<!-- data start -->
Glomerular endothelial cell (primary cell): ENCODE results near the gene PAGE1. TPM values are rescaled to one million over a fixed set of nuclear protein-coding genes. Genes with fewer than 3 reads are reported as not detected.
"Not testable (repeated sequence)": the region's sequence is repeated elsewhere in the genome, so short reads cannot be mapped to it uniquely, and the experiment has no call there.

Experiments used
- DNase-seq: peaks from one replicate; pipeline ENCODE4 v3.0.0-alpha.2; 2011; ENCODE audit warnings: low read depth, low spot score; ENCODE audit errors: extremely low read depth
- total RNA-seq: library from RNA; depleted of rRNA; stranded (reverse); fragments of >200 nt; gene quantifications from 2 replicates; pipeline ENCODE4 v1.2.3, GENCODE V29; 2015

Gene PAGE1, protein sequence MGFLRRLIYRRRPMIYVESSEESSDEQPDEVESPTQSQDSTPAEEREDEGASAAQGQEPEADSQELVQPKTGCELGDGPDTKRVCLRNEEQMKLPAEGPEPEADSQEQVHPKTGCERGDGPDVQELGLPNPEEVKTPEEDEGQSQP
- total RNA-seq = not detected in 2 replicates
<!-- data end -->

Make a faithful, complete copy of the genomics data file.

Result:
Glomerular endothelial cell (primary cell): ENCODE results near the gene PAGE1. TPM values are rescaled to one million over a fixed set of nuclear protein-coding genes. Genes with fewer than 3 reads are reported as not detected.
"Not testable (repeated sequence)": the region's sequence is repeated elsewhere in the genome, so short reads cannot be mapped to it uniquely, and the experiment has no call there.

Experiments used
- DNase-seq: peaks from one replicate; pipeline ENCODE4 v3.0.0-alpha.2; 2011; ENCODE audit warnings: low read depth, low spot score; ENCODE audit errors: extremely low read depth
- total RNA-seq: library from RNA; depleted of rRNA; stranded (reverse); fragments of >200 nt; gene quantifications from 2 replicates; pipeline ENCODE4 v1.2.3, GENCODE V29; 2015

Gene PAGE1, protein sequence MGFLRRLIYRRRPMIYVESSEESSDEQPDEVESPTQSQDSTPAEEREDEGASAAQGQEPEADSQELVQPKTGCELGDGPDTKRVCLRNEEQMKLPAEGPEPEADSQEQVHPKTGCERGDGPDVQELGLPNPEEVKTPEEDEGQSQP
- total RNA-seq = not detected in 2 replicates